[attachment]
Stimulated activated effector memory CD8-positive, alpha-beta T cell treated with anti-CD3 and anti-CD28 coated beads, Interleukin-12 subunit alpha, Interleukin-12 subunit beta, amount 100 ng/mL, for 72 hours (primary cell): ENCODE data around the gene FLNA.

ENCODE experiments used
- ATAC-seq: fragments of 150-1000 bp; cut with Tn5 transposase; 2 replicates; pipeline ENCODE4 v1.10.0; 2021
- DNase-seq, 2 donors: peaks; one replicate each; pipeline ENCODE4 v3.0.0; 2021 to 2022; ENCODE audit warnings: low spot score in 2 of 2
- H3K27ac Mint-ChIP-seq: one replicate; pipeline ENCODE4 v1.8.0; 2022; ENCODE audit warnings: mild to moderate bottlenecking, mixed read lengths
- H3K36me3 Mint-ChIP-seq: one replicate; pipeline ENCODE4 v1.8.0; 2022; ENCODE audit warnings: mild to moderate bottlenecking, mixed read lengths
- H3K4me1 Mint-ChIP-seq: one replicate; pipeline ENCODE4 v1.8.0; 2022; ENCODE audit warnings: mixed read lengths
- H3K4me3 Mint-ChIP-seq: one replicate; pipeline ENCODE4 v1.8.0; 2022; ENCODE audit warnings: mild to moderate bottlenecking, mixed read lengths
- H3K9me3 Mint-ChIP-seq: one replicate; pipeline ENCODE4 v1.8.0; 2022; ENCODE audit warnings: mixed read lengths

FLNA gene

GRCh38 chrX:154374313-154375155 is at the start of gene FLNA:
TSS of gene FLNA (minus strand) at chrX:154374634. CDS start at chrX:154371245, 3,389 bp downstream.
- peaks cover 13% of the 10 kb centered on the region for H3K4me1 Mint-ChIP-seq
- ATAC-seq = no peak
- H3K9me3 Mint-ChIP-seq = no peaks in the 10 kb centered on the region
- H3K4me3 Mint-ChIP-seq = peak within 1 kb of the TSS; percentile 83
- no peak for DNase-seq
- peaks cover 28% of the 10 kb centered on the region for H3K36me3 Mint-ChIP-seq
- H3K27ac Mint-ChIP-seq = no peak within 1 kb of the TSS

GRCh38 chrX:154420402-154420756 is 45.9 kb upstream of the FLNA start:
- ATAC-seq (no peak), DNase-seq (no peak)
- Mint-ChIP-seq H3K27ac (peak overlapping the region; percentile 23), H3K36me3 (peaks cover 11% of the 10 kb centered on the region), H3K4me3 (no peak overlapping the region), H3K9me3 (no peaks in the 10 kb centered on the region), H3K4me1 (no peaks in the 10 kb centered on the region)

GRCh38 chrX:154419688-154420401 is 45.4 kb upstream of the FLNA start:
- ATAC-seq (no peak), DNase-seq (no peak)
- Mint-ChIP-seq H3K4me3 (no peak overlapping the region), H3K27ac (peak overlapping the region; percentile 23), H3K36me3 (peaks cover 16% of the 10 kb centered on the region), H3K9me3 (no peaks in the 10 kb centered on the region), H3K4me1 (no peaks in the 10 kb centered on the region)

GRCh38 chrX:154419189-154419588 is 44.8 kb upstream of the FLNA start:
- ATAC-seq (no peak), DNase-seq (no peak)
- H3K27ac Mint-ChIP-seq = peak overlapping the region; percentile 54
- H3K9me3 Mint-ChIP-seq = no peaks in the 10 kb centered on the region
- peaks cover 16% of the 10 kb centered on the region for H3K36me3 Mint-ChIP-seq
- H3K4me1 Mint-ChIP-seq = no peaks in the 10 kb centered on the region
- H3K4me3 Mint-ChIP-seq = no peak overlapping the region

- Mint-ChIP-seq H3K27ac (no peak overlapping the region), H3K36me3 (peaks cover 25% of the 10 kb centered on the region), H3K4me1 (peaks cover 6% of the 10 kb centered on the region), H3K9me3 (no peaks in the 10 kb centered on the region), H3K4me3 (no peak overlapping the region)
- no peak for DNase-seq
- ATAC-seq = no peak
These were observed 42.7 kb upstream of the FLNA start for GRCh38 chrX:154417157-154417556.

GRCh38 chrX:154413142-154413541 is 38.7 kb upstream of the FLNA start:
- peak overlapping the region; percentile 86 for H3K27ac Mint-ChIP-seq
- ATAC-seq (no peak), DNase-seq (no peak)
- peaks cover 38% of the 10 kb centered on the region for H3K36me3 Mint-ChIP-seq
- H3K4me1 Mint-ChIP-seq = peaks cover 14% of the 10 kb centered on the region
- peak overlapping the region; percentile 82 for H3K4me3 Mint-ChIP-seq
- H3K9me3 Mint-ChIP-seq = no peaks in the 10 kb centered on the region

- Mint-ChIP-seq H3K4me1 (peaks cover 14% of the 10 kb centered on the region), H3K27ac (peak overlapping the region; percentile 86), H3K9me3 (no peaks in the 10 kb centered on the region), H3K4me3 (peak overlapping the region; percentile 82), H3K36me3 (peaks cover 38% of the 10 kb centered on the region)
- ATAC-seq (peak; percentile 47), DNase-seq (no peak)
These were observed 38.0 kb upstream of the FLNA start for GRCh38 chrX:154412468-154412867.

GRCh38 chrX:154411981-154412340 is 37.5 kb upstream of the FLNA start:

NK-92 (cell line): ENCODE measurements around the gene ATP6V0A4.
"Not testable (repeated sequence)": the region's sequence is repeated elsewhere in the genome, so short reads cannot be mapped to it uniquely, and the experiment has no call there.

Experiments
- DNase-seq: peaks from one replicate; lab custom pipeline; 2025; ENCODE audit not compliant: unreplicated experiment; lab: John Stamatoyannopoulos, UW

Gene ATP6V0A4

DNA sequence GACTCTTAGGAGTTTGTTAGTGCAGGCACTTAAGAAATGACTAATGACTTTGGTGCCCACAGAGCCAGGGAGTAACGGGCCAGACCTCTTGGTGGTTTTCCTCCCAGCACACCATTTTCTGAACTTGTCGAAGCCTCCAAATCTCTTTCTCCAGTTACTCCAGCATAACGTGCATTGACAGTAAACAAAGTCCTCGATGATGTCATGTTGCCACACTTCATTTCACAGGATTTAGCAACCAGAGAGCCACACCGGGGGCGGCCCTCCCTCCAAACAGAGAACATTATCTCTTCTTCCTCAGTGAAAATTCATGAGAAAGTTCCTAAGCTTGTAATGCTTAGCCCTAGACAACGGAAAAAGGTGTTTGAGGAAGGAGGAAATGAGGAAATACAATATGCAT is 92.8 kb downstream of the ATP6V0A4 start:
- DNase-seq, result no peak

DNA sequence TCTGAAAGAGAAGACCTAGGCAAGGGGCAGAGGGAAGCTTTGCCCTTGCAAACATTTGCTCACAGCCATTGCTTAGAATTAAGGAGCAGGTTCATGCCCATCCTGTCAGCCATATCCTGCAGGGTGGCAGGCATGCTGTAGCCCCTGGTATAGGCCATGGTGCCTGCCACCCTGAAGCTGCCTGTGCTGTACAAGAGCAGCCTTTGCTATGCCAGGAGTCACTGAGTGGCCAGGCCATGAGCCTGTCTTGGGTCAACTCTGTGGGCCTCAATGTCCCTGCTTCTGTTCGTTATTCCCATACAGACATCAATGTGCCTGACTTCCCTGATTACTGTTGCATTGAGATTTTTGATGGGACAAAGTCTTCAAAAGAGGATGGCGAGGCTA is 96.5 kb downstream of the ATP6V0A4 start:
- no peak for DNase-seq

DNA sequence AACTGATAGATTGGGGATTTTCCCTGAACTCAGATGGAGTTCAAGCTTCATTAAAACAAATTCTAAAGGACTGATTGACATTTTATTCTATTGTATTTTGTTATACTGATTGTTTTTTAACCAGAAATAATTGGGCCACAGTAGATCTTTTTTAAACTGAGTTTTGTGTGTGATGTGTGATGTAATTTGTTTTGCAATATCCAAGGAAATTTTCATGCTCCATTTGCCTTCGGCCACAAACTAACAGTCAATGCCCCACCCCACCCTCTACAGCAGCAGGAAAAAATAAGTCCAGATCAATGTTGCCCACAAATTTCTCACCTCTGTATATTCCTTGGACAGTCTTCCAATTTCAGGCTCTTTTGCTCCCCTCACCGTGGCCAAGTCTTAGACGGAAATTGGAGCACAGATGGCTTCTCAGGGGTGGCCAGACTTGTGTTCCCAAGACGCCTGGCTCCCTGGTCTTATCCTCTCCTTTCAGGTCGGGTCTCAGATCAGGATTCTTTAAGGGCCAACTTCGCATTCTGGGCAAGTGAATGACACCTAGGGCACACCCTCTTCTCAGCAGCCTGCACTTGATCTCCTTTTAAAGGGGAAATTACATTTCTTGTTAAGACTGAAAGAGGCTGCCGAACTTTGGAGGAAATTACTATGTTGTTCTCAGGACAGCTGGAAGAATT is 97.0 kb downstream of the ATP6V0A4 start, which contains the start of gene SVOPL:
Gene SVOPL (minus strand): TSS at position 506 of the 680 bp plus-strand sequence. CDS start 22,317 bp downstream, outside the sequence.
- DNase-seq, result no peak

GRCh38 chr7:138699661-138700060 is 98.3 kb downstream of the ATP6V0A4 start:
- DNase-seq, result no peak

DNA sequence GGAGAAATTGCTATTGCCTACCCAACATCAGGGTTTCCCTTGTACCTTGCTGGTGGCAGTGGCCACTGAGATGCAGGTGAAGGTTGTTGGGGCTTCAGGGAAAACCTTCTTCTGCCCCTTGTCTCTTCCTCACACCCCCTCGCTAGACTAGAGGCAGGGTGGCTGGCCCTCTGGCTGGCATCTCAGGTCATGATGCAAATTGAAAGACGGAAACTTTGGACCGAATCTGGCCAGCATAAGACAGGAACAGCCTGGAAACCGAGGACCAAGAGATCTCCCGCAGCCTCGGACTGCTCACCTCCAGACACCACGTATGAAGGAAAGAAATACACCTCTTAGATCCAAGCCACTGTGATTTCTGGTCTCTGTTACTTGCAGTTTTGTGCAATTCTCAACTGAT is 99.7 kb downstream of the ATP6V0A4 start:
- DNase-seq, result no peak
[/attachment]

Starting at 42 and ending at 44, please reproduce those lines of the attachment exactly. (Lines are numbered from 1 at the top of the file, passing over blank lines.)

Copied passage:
- peak overlapping the region; percentile 82 for H3K4me3 Mint-ChIP-seq
- H3K9me3 Mint-ChIP-seq = no peaks in the 10 kb centered on the region

- Mint-ChIP-seq H3K4me1 (peaks cover 14% of the 10 kb centered on the region), H3K27ac (peak overlapping the region; percentile 86), H3K9me3 (no peaks in the 10 kb centered on the region), H3K4me3 (peak overlapping the region; percentile 82), H3K36me3 (peaks cover 38% of the 10 kb centered on the region)